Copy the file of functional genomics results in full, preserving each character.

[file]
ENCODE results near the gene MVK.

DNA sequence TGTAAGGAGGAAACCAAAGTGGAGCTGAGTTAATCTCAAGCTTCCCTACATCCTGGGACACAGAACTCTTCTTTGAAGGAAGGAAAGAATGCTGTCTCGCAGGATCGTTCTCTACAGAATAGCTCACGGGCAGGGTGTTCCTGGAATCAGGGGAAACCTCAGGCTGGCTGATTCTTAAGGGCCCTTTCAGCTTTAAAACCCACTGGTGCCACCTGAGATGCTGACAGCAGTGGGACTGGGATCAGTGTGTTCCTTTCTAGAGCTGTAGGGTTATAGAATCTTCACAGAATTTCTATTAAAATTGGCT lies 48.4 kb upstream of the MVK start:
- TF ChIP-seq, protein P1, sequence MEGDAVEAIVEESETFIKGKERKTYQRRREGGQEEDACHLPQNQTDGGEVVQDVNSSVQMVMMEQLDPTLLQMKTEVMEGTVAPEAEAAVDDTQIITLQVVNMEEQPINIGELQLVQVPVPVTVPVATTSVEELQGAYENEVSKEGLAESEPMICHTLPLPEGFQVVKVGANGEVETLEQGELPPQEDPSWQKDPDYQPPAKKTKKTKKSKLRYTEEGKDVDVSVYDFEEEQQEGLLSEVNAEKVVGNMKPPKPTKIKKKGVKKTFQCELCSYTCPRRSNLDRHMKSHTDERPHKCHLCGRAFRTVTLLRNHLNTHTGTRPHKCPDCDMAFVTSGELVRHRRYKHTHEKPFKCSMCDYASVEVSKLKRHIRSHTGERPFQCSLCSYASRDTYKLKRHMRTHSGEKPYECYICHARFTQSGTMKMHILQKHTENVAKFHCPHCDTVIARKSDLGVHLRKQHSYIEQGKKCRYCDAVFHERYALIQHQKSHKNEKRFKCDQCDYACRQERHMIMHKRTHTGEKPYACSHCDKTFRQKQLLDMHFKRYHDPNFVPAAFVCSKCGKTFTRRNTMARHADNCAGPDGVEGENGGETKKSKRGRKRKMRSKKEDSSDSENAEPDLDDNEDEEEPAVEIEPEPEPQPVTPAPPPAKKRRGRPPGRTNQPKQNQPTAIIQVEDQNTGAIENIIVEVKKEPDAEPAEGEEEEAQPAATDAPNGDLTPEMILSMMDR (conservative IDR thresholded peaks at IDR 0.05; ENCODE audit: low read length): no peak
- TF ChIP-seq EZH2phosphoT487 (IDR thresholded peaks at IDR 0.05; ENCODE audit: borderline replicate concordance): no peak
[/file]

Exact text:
ENCODE results near the gene MVK.

DNA sequence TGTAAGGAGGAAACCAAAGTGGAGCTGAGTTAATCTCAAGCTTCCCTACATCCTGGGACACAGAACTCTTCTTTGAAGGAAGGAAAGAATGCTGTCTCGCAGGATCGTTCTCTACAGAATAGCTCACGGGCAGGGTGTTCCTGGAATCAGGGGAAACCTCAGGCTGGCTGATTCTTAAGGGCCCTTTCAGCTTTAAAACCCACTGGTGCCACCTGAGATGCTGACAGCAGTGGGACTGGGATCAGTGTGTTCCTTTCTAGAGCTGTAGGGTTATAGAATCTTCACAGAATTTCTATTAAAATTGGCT lies 48.4 kb upstream of the MVK start:
- TF ChIP-seq, protein P1, sequence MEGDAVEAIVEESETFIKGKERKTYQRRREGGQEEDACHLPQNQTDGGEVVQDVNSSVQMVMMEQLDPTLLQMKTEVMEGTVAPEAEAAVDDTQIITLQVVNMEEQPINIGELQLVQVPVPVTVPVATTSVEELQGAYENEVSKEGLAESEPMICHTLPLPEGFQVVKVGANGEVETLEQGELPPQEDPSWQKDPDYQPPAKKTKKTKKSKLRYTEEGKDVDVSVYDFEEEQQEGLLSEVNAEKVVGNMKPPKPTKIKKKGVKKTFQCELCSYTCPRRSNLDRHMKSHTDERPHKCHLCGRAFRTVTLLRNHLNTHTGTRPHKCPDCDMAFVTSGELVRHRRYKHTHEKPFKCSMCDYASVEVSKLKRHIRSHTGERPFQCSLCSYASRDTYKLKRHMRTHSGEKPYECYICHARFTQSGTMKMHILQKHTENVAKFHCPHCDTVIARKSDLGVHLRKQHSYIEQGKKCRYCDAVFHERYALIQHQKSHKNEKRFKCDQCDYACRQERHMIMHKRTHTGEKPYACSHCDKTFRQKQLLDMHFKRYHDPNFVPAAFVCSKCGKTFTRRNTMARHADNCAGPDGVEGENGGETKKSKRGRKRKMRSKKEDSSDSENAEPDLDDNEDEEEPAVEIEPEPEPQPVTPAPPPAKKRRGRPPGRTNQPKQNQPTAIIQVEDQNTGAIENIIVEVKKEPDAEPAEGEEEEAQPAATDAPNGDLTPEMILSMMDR (conservative IDR thresholded peaks at IDR 0.05; ENCODE audit: low read length): no peak
- TF ChIP-seq EZH2phosphoT487 (IDR thresholded peaks at IDR 0.05; ENCODE audit: borderline replicate concordance): no peak